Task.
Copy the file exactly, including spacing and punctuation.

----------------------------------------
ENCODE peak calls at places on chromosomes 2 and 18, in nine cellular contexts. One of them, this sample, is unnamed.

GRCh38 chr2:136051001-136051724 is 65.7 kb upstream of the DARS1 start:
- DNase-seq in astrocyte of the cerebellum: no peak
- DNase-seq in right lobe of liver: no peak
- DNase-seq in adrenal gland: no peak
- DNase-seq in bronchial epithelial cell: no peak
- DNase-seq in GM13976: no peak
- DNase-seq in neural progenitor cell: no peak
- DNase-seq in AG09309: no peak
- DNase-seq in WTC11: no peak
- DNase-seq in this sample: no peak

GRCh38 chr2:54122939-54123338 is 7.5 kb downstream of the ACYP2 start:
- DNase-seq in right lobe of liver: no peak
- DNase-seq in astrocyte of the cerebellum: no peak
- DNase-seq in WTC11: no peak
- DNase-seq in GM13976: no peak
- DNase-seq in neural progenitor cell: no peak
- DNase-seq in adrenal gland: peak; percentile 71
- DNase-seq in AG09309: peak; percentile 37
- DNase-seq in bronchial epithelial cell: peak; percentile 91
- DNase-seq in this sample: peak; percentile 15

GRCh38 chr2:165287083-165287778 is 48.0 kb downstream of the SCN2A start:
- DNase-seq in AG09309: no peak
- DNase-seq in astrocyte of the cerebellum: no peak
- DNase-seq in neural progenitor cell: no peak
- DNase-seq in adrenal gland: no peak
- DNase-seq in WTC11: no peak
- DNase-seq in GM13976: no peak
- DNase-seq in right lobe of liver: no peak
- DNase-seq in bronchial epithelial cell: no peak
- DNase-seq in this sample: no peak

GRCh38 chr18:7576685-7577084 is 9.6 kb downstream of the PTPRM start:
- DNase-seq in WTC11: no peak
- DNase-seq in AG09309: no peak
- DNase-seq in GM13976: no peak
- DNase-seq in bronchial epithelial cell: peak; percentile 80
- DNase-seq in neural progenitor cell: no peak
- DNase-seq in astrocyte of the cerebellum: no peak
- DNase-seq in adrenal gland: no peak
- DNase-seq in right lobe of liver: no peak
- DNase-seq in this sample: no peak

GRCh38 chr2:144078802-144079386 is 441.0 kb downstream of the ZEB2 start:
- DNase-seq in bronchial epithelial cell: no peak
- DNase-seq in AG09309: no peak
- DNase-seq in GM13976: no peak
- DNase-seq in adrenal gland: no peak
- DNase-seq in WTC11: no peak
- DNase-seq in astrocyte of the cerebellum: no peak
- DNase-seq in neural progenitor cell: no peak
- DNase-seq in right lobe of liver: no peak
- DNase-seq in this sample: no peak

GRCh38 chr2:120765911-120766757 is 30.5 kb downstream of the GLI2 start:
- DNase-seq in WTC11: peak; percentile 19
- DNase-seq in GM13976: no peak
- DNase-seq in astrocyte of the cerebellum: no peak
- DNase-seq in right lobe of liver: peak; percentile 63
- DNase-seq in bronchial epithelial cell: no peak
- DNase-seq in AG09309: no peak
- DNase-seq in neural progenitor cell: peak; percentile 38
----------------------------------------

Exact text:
ENCODE peak calls at places on chromosomes 2 and 18, in nine cellular contexts. One of them, this sample, is unnamed.

GRCh38 chr2:136051001-136051724 is 65.7 kb upstream of the DARS1 start:
- DNase-seq in astrocyte of the cerebellum: no peak
- DNase-seq in right lobe of liver: no peak
- DNase-seq in adrenal gland: no peak
- DNase-seq in bronchial epithelial cell: no peak
- DNase-seq in GM13976: no peak
- DNase-seq in neural progenitor cell: no peak
- DNase-seq in AG09309: no peak
- DNase-seq in WTC11: no peak
- DNase-seq in this sample: no peak

GRCh38 chr2:54122939-54123338 is 7.5 kb downstream of the ACYP2 start:
- DNase-seq in right lobe of liver: no peak
- DNase-seq in astrocyte of the cerebellum: no peak
- DNase-seq in WTC11: no peak
- DNase-seq in GM13976: no peak
- DNase-seq in neural progenitor cell: no peak
- DNase-seq in adrenal gland: peak; percentile 71
- DNase-seq in AG09309: peak; percentile 37
- DNase-seq in bronchial epithelial cell: peak; percentile 91
- DNase-seq in this sample: peak; percentile 15

GRCh38 chr2:165287083-165287778 is 48.0 kb downstream of the SCN2A start:
- DNase-seq in AG09309: no peak
- DNase-seq in astrocyte of the cerebellum: no peak
- DNase-seq in neural progenitor cell: no peak
- DNase-seq in adrenal gland: no peak
- DNase-seq in WTC11: no peak
- DNase-seq in GM13976: no peak
- DNase-seq in right lobe of liver: no peak
- DNase-seq in bronchial epithelial cell: no peak
- DNase-seq in this sample: no peak

GRCh38 chr18:7576685-7577084 is 9.6 kb downstream of the PTPRM start:
- DNase-seq in WTC11: no peak
- DNase-seq in AG09309: no peak
- DNase-seq in GM13976: no peak
- DNase-seq in bronchial epithelial cell: peak; percentile 80
- DNase-seq in neural progenitor cell: no peak
- DNase-seq in astrocyte of the cerebellum: no peak
- DNase-seq in adrenal gland: no peak
- DNase-seq in right lobe of liver: no peak
- DNase-seq in this sample: no peak

GRCh38 chr2:144078802-144079386 is 441.0 kb downstream of the ZEB2 start:
- DNase-seq in bronchial epithelial cell: no peak
- DNase-seq in AG09309: no peak
- DNase-seq in GM13976: no peak
- DNase-seq in adrenal gland: no peak
- DNase-seq in WTC11: no peak
- DNase-seq in astrocyte of the cerebellum: no peak
- DNase-seq in neural progenitor cell: no peak
- DNase-seq in right lobe of liver: no peak
- DNase-seq in this sample: no peak

GRCh38 chr2:120765911-120766757 is 30.5 kb downstream of the GLI2 start:
- DNase-seq in WTC11: peak; percentile 19
- DNase-seq in GM13976: no peak
- DNase-seq in astrocyte of the cerebellum: no peak
- DNase-seq in right lobe of liver: peak; percentile 63
- DNase-seq in bronchial epithelial cell: no peak
- DNase-seq in AG09309: no peak
- DNase-seq in neural progenitor cell: peak; percentile 38